The Murrieta City Council will consider changing labor contracts with city police and some city employees on Dec. 18, a move that city leaders said will save Murrieta’s strapped general fund more than $600,000 over the next year and a half.
Savings for City's Strapped General Fund
The city, Murrieta Police Officers Association, and Murrieta Police Management Association agreed earlier this year that a scheduled 6 percent pay raise for police officers would be used instead to pay some police retirement costs.
Murrieta police initiated the move. A city budget report in May showed a projected deficit in the city operating fund for the fiscal year that began on July 1. Further, out of the $36.4-million general fund operating budget, police made up 67 percent of $34.4 million in anticipated expenditures, according to that budget report.
To make ends meet, the city reduced its workforce by 19 employees in May, including eight layoffs of full-time employees. Staff reductions combined totaled a little more than $1 million of the $2 million needed to balance the city of Murrieta's operating budget for the fiscal year that started July 1, city leaders said then.
Police Capt. Dennis Vrooman, president of the Murrieta Police Management Association, said in July that the talks began as an effort to help the city balance its budget. "We needed to go to the table and find a solution and be proactive about it," he said then.
Assistant City Manager Jim Holston said in an email to Patch earlier this year, “We’re very appreciative of their willingness to help out in these tough economic times.” Most savings is expected to be realized from the contribution to the retirement fund, according to Holston.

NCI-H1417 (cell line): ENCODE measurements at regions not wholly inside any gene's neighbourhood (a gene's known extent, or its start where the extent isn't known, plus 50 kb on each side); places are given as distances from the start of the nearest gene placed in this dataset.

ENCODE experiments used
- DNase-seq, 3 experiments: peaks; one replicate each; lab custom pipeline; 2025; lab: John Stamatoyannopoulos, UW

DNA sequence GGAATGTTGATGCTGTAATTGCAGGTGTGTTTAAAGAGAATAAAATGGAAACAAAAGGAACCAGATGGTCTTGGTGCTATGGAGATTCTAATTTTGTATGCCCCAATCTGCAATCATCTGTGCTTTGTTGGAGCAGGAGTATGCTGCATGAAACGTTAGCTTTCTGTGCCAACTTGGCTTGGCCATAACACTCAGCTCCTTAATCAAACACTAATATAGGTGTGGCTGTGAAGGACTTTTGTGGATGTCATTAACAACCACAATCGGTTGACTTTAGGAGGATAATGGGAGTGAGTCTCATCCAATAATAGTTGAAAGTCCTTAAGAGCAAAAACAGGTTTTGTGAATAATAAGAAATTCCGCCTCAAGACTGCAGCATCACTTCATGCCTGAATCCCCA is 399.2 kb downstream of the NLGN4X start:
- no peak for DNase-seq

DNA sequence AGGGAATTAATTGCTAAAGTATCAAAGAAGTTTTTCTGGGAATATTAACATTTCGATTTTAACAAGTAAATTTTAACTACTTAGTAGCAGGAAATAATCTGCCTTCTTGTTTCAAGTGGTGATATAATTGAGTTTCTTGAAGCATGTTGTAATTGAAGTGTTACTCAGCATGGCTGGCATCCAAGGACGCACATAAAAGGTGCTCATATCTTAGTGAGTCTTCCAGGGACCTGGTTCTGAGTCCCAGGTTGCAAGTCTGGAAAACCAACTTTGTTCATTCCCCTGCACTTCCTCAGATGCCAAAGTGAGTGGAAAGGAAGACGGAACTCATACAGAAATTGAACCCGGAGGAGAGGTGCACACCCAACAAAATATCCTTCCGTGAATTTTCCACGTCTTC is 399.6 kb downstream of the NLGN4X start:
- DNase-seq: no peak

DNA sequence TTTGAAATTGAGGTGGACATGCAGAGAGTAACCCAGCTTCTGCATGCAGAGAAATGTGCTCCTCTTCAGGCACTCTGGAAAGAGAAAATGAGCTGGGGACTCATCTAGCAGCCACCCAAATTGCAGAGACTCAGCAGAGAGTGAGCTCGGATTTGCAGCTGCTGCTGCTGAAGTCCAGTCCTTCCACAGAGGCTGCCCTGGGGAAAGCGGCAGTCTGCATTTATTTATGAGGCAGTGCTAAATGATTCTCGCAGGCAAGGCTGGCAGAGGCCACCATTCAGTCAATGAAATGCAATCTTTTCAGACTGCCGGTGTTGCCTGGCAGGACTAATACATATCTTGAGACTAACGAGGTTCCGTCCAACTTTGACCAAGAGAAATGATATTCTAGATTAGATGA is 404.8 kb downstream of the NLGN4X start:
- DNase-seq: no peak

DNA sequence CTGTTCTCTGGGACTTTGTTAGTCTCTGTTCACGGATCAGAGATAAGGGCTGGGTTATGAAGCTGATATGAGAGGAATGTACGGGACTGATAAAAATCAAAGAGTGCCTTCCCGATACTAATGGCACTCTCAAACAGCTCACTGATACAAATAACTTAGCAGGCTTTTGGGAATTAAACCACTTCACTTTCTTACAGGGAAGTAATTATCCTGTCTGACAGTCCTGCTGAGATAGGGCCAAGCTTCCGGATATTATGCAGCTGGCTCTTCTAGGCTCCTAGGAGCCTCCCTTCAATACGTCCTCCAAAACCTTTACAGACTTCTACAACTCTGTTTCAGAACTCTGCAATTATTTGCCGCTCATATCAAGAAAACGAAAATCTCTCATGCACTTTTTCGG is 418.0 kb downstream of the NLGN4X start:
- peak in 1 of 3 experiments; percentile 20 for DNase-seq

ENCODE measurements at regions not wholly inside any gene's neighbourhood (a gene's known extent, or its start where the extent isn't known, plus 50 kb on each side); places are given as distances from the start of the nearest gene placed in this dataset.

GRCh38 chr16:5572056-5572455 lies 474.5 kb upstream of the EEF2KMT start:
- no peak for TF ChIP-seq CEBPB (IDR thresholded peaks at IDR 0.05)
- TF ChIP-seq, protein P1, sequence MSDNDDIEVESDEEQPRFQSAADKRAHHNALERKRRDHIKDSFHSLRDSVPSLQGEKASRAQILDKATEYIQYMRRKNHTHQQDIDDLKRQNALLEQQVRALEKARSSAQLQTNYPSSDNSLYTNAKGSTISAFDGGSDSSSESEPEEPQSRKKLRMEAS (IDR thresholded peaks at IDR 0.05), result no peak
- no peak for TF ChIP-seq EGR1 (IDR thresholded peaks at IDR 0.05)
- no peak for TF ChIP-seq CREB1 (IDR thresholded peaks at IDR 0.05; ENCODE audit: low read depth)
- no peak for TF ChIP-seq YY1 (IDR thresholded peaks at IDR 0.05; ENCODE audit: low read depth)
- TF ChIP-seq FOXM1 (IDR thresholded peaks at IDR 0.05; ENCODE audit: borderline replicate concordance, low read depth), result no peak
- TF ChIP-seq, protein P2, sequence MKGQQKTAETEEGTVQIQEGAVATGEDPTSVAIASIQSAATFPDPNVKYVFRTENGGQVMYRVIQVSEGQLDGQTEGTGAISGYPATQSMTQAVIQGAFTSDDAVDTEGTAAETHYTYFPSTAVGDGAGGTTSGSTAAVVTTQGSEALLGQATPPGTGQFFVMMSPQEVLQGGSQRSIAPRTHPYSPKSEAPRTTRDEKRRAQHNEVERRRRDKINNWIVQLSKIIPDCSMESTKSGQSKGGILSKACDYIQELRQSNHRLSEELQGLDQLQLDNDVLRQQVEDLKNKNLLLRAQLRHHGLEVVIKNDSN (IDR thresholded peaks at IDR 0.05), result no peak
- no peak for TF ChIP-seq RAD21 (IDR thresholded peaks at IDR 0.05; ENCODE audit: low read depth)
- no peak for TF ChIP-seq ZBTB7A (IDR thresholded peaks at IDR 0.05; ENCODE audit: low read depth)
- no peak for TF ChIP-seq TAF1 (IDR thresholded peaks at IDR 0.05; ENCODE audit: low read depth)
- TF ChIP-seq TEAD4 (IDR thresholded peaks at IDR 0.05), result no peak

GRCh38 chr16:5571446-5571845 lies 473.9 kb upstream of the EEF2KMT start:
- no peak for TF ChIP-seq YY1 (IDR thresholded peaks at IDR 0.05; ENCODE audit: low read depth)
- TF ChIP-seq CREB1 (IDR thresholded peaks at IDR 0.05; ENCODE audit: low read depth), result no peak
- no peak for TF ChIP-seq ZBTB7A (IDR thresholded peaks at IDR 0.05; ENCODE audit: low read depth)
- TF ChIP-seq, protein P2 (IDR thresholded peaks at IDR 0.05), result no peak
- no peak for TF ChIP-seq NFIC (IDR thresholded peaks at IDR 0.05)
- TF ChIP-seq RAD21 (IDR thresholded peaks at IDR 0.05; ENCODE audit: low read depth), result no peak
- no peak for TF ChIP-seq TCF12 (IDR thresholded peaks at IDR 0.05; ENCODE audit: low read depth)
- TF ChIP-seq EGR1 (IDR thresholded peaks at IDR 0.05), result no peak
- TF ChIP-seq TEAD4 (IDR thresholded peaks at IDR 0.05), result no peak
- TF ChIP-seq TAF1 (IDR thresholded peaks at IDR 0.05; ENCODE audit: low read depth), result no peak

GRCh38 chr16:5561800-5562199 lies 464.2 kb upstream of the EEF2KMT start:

To make that change happen, the City Council has to complete some changes with the California Public Employees’ Retirement System (CalPERS). The city will consider on Dec. 18 adopting a CalPERS Form Resolution of Intention for pension modifications for police safety employees effective Dec. 30 this year.
The council also will consider reclassifying two vacant police jobs so a computer forensic investigator and lead dispatcher can be hired amid a job-hiring freeze.
Proposed Retirement Changes for New Police Officers, Others
In more cost-cutting moves, the council also is scheduled on Dec. 18 to consider adopting a second-tier retirement formula for police and miscellaneous city employees hired on or after Dec. 30. The new formula basically would push back the retirement benefit age five years, according to city officials. City officials don't know yet exactly how much the city will save from this move, although savings are expected.
City staff members recently negotiated two-year agreements with the Murrieta General Employees Association and the Murrieta Supervisors Association, according to a report by Human Resources Director Jeffrey Price. City staff members also worked out an agreement for unrepresented employees.
According to the Human Resources Director’s report: “Employee pension contributions from members of the MPOA [Murrieta Police Officers Association] will generate a savings of $204,438 in the General Fund during the remainder of fiscal year 2012-13 and an ongoing annual savings of $408,877 thereafter.
Employee pension contributions from members of the MPMA [Murrieta Police Management Association] will generate a savings of $23,898 in the General Fund during the remainder of fiscal year 2012-13 and an ongoing annual savings of $47,795 thereafter."
The meeting is scheduled to begin at 6 p.m. Tuesday, Dec. 18 in the Council Chambers at Murrieta City Hall, One Town Square.